Sima Qian and the Record of the Grand Historian

Sima Qian, historian

Life Story of Sima Qian

The Chinese have a strong tradition of a deep love and respect for history. Historical works were valued and studied by all scholars and rulers. From the earliest dynasties there were official historians in the court. It was their duty to make faithful records of important events happening in their day.

Confucius helped to develop this sense of history by editing The Spring and Autumn Annals, in which he gives appraisals to important historical figures and events.

Another book, The Book of History, one of the five Confucian classics, is also a work of history. In ancient China, history not only provided information about the past, but also gave political and moral instruction. Several historical works were produced in the pre-Qin period, but no attempt was ever made to compile a comprehensive history of the entire past of the nation. The first work of this type was written by Sima Qian of the Western Han. He was the son of an official historian called Sima Tan. On his deathbed the father asked the son to do what he had desired but failed to do - writing a history of the past events of the nation. Sima Qian promised to take up the task.

Sima Qian was appointed the Grand Historian of the court three years after his father's death. Before this he had travelled far and wide across the country, collecting material for the book he was to write. In his official position he was able to read the books and documents stored in the court. He began writing the book in 104 BC. Five years later, he incurred the anger of the emperor Wu Di, who made him suffer the punishment of castration. He decided to put up with the shame instead of committing suicide, because he was determined to complete his great work. In 92 BC, he finally finished the book.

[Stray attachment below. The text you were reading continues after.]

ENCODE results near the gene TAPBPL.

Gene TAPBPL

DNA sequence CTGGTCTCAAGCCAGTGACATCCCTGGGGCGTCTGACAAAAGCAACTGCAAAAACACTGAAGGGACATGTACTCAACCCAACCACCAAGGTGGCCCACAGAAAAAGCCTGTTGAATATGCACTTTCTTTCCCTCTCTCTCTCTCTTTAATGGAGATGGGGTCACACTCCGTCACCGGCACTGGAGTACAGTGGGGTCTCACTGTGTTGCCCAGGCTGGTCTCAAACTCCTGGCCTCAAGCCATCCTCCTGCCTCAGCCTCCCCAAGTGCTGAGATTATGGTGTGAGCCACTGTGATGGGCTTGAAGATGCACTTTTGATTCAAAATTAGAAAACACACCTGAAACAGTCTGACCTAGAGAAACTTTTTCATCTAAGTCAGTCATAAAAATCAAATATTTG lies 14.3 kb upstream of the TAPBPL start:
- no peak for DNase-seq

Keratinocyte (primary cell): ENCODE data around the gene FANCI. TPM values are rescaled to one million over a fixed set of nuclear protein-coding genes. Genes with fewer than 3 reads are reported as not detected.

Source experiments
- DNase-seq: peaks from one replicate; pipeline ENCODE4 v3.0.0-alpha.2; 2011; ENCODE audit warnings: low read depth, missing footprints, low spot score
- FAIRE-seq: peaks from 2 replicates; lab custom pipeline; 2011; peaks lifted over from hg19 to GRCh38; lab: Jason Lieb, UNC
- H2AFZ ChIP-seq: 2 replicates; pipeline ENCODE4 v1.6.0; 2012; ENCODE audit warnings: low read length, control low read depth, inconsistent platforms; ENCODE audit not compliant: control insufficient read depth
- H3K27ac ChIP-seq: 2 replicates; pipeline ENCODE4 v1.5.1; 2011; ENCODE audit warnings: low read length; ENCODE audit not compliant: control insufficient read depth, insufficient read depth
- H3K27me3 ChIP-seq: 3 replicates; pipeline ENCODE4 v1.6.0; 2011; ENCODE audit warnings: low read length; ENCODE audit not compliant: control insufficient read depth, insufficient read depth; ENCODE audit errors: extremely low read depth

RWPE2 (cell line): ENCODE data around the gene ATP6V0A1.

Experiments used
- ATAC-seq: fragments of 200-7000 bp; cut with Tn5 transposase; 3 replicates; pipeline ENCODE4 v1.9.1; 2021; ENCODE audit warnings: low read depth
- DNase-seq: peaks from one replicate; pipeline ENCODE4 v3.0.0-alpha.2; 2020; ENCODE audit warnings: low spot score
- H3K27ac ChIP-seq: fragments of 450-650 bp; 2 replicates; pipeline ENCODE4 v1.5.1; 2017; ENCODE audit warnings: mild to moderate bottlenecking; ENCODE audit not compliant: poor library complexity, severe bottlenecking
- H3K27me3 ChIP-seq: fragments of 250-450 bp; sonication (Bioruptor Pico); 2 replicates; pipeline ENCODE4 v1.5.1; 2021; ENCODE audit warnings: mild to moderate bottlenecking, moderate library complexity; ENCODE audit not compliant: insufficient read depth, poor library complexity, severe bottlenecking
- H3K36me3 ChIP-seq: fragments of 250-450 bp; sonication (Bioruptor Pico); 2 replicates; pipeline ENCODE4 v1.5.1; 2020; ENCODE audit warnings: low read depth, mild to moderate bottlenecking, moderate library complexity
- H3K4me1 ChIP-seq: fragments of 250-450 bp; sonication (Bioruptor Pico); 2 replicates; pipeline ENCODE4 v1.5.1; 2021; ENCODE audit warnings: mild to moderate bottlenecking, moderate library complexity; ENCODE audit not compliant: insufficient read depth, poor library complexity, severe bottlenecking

The Record of the Grand Historian

Records of the Grand Historian, written by Sima Qian, consists of five parts, 130 chapters, and half a million words. The five parts are: Basic Annals, Chronological Tables, Treatises, Hereditary Houses, and Biographies. The first, fourth and fifth parts deal with emperors, big feudal families and famous men, respectively. The Chronological Tables are essays devoted to the history and description of various subjects, such as rites, music, and the economy. With only minor changes, this arrangement was closely followed by later official historians in writing dynastic histories.

The book was the first general history published in China, and possibly the whole world. The book has great literary value, written with excellent style, and has served to strengthen the relationship between history and literature.

Revised June 13, 2011